County officials have verified that a citizens’ group has gathered enough signatures to place a ridgeline protection ordinance before Laguna Niguel voters.
Earlier this month, the Laguna Niguel Ridgeline Protection and Preservation Committee delivered almost 5,000 signatures to City Hall in support of an initiative designed to protect undeveloped hilltops throughout the city. County officials found that 922 signatures were invalid, but enough valid signatures were verified to call a special election.
Committee members have said they will pursue a special election unless the City Council approves their ridgeline preservation proposal. A separate proposal to protect ridgelines and govern hillside development has been prepared for the city by Lawrence Associates of San Juan Capistrano.
In addition to differing setback requirements, the consultant’s hillside development ordinance would give city officials discretion in dealing with individual projects. City officials say the committee’s ordinance is too strict, rendering some property “undevelopable” and placing Laguna Niguel at legal risk.
Planning commissioners took their first look at the two plans at their Aug. 14 meeting. City officials have indicated that they will continue considering both ordinances, possibly incorporating the best elements of each plans. The Planning Commission is expected to again consider the ordinances Sept. 11.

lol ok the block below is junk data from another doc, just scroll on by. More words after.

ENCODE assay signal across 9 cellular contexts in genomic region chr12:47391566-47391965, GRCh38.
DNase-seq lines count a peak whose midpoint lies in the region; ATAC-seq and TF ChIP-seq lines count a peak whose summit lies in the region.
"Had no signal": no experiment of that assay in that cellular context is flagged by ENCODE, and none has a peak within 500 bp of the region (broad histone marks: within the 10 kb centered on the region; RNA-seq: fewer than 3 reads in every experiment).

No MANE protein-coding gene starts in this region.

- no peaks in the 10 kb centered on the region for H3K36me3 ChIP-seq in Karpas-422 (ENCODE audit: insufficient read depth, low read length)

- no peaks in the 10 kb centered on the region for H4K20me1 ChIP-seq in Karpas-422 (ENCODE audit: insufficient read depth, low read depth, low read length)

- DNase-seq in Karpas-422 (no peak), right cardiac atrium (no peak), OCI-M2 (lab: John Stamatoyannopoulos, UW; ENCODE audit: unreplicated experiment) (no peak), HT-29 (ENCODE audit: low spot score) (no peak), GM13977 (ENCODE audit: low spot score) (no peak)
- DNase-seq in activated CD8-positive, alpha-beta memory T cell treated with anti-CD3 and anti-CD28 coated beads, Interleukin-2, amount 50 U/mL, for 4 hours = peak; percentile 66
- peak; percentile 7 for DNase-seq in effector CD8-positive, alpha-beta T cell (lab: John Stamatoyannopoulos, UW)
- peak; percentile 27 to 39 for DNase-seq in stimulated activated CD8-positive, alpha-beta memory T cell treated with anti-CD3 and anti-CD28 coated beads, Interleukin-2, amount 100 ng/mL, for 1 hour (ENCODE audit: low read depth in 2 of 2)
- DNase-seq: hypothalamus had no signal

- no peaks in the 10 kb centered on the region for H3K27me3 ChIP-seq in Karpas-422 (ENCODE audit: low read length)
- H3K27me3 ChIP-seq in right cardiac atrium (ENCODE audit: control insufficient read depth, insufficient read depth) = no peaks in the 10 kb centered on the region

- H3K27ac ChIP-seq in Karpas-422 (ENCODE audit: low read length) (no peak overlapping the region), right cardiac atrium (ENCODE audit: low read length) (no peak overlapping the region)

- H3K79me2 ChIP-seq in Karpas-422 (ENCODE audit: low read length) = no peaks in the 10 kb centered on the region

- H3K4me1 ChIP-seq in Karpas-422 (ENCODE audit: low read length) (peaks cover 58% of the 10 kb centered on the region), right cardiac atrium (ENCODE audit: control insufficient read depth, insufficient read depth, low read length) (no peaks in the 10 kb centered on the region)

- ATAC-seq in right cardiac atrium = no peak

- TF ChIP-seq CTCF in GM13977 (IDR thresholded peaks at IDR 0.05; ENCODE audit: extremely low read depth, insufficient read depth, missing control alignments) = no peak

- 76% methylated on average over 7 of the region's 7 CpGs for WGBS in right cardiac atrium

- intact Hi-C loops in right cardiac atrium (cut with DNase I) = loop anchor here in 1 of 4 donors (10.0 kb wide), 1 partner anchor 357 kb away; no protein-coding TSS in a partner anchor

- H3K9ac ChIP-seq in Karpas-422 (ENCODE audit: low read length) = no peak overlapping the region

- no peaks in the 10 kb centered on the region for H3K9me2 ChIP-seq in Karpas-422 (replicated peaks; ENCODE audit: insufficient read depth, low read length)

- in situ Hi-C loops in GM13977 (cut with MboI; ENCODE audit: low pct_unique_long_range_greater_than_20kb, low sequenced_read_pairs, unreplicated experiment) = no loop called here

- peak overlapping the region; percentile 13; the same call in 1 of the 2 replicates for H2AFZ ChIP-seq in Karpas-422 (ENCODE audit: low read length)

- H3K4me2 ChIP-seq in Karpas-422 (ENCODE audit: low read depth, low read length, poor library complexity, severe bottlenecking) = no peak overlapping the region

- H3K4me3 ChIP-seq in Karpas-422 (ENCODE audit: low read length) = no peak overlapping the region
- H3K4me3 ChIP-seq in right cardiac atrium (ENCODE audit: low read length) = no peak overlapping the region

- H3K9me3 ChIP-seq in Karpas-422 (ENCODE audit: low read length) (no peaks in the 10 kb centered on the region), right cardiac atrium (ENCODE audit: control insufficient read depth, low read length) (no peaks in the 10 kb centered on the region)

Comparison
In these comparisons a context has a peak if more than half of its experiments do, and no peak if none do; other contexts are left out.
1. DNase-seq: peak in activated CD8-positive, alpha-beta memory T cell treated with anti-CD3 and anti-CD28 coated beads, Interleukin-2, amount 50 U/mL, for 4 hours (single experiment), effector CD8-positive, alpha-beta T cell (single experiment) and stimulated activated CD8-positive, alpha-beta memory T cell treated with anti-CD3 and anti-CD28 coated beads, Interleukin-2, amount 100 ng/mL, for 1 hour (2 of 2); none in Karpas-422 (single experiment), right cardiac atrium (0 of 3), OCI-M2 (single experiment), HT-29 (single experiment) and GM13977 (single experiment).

Should the council reject the initiative at its next meeting on Tuesday and approve a separate ordinance, a special election would be called in about 90 days. If the ridgeline protection ordinance were approved by voters and the two ordinances were to conflict in the future, the voter-approved ordinance would take precedence, City Atty. Terry Dixon said.
With organizational help from the county, a special election in Laguna Niguel would cost taxpayers about $25,000, said assistant registrar of voters Rosalyn Lever. Without county assistance, the cost could rise to $60,000, City Clerk Juanita Zarilla said Wednesday.
While many city ridgelines are already sprouting construction, committee members say their ordinance could preserve other hilltops “currently at risk” of being developed. The proposal targets skylines visible from “scenic highways” such as Coast Highway and Crown Valley Parkway. The initiative pinpoints hilltops between Pacific Coast Highway and Pacific Island Drive--such as property next to the Monarch Point housing development--and ridgelines between the southwestern area of Laguna Niguel and San Juan Capistrano.
An attorney for owners of land that borders South Laguna, commonly known as the Binion property, said land would be “dramatically affected” by either ordinance. A tentative tract map for 32 homes on that parcel was recently submitted to the city.